News that the 15-member euro zone has recorded its first-ever contraction will put greater pressure on an already ailing Spanish economy.
Last week, the European Union statistics office reported that the euro zone had contracted by 1.5 percent year-on-year. Although the European Commission said it was too early to speak of recession, reports that Germany—as Europe’s biggest economy—had reported a 0.5 percent quarter fall in GDP for April-June only deepened the gloom.
The global economic crisis, which began in the United States, was already making itself felt on the weaker euro zone countries such as Greece, Portugal and Spain.
Only last week, Spain’s Prime Minister José Luis Zapatero had interrupted his summer holiday and recalled his cabinet to discuss special measures to deal with the country’s economic slump. Zapatero’s ruling Socialist Workers Party (PSOE) government is in turmoil, having earlier claimed that Spain had weathered the worst of the global credit crunch and dismissing warnings of a crisis as “enormously exaggerated.”
Now, there is no denying that the Spanish economy is contracting at record levels and the government and financial institutions are constantly forced to revise their forecasts.
Things have gotten so bad that El Pais, the newspaper most closely aligned with the Spanish Socialist Workers Party (PSOE) government led by José Luis Zapatero, declared recently, “What happened? How did we pass from Heaven to Hell?” Of course, it should be remembered that the period El Pais calls “Heaven” would only have been described as such by a small elite that accumulated its fabulous wealth at the expense of the impoverishment and indebtedness of millions of working people and their families.
Spain’s current account deficit—now 10 percent of GDP—is the world’s second biggest after the US. The budget surplus that last year stood at €23.4 billion (US$35 billion), the second highest in the euro zone, has crashed to a deficit of nearly €5 billion (US$7.4 billion).
The PSOE government has been thrown into turmoil because the surplus was regarded as the war chest that would see the country through economic difficulties. According to Finance Minister Pedro Solbes, the economy will shrink from 3.8 percent growth in 2007 to 1.6 percent this year and 1 percent in 2009, although he also warned that it could hit zero. The annual rate of inflation rose to 5.3 percent, the highest level since 1993, according to government statistics, and debt defaults have risen 172 percent in the second quarter.
Nearly half of defaults are in the property sector, which made up 18 percent of GDP last year and was a major factor in Spain’s economic growth. Latest statistics show a drop of more than 78 percent in house sales and an 87 percent decline in company profits. The price of existing homes fell nearly 5 percent in the first seven months of 2008—down to their January 2006 level. Fernando Herrero, vice president of the bank client association Adicae, warned that up to 120,000 families could soon default on their home loans.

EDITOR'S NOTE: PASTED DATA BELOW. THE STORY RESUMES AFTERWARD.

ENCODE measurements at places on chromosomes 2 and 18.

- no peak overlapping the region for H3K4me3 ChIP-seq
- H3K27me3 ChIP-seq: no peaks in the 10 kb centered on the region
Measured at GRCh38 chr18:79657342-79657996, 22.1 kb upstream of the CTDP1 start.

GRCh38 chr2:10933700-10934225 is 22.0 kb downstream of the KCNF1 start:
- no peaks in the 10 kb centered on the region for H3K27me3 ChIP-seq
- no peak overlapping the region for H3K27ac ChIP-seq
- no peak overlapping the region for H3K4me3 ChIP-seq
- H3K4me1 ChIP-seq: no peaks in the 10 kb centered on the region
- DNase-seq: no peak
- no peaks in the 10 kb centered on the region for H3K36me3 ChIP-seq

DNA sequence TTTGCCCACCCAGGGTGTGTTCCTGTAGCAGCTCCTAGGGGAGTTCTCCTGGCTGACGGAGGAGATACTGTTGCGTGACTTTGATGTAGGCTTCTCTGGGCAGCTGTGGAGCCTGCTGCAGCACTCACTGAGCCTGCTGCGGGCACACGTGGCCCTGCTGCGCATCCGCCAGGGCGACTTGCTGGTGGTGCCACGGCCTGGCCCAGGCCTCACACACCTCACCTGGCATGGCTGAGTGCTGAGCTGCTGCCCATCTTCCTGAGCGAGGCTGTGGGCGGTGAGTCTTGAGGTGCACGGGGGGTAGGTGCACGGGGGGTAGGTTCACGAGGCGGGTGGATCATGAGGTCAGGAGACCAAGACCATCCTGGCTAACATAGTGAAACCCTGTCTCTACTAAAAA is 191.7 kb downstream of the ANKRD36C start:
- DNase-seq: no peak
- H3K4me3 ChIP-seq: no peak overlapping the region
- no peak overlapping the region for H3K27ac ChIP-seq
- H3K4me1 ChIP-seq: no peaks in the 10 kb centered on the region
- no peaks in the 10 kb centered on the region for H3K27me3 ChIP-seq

In early July, real estate company Martinsa-Fadesa became Spain’s biggest-ever corporate collapse after it failed to secure a €150 million loan as part of a refinancing package for debts worth €7 billion. The company had lost €85 million (US$126 million) in the first quarter of this year, compared to profits of €413 million (US$612 million) in the same period of 2007.
Alejandro Varela, a fund manager with Madrid brokerage company Renta 4, said, “If this happens with one of the big ones, who knows what is happening with medium- and small-size promoters.”
“The problem is debt. These are companies that grew very fast thanks to very generous financing from the banking sector,” he added.
Martinsa-Fadesa chairman Fernando Martín claims that the government had promised the company a loan from the Official Credit Institute to help with debt refinancing. However, the government denied this. The governor of the Bank of Spain, Miguel Ángel Fernández Ordóñez, said, “If [the loan] had been granted, other companies with similar problems would start lining up.”
The implications of the collapse of Martinsa-Fadesa are working their way through the rest of the Spanish economy. In the days following, the Madrid stock exchange suffered what Solbes called an “earthquake”—crashing 27 percent. At the end of July, the Financial Times remarked that the collapse was “a reminder, if any were needed, of the massive scale of the Spanish property crash. Serious financial and economic distress is almost inevitable. Do not be fooled by the fact that Spanish banks had virtually no exposure to US subprime mortgages. Being exposed to Spanish mortgages is probably worse.”